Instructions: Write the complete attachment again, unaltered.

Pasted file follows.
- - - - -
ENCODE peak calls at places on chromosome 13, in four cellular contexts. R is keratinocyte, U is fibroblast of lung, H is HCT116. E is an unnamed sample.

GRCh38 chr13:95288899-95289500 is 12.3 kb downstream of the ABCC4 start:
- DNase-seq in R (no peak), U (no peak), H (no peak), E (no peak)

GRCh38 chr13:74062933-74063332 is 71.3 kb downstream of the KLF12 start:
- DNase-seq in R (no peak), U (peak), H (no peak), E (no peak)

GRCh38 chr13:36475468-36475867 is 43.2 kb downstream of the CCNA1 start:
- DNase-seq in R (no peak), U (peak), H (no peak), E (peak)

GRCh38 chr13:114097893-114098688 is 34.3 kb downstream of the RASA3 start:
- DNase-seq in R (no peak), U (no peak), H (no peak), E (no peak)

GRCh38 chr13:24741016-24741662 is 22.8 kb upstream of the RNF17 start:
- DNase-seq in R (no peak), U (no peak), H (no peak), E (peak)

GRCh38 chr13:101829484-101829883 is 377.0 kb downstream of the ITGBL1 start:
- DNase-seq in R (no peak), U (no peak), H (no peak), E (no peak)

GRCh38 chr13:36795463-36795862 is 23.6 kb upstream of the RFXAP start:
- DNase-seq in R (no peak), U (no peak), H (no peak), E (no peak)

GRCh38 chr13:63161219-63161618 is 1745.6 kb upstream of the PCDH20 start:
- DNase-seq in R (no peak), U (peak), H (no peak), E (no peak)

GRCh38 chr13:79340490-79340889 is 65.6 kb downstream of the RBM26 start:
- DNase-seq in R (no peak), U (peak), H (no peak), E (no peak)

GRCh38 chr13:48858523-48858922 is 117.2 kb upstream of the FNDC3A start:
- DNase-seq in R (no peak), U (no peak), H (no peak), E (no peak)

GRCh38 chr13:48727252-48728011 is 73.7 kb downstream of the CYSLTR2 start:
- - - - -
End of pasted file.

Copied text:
ENCODE peak calls at places on chromosome 13, in four cellular contexts. R is keratinocyte, U is fibroblast of lung, H is HCT116. E is an unnamed sample.

GRCh38 chr13:95288899-95289500 is 12.3 kb downstream of the ABCC4 start:
- DNase-seq in R (no peak), U (no peak), H (no peak), E (no peak)

GRCh38 chr13:74062933-74063332 is 71.3 kb downstream of the KLF12 start:
- DNase-seq in R (no peak), U (peak), H (no peak), E (no peak)

GRCh38 chr13:36475468-36475867 is 43.2 kb downstream of the CCNA1 start:
- DNase-seq in R (no peak), U (peak), H (no peak), E (peak)

GRCh38 chr13:114097893-114098688 is 34.3 kb downstream of the RASA3 start:
- DNase-seq in R (no peak), U (no peak), H (no peak), E (no peak)

GRCh38 chr13:24741016-24741662 is 22.8 kb upstream of the RNF17 start:
- DNase-seq in R (no peak), U (no peak), H (no peak), E (peak)

GRCh38 chr13:101829484-101829883 is 377.0 kb downstream of the ITGBL1 start:
- DNase-seq in R (no peak), U (no peak), H (no peak), E (no peak)

GRCh38 chr13:36795463-36795862 is 23.6 kb upstream of the RFXAP start:
- DNase-seq in R (no peak), U (no peak), H (no peak), E (no peak)

GRCh38 chr13:63161219-63161618 is 1745.6 kb upstream of the PCDH20 start:
- DNase-seq in R (no peak), U (peak), H (no peak), E (no peak)

GRCh38 chr13:79340490-79340889 is 65.6 kb downstream of the RBM26 start:
- DNase-seq in R (no peak), U (peak), H (no peak), E (no peak)

GRCh38 chr13:48858523-48858922 is 117.2 kb upstream of the FNDC3A start:
- DNase-seq in R (no peak), U (no peak), H (no peak), E (no peak)

GRCh38 chr13:48727252-48728011 is 73.7 kb downstream of the CYSLTR2 start: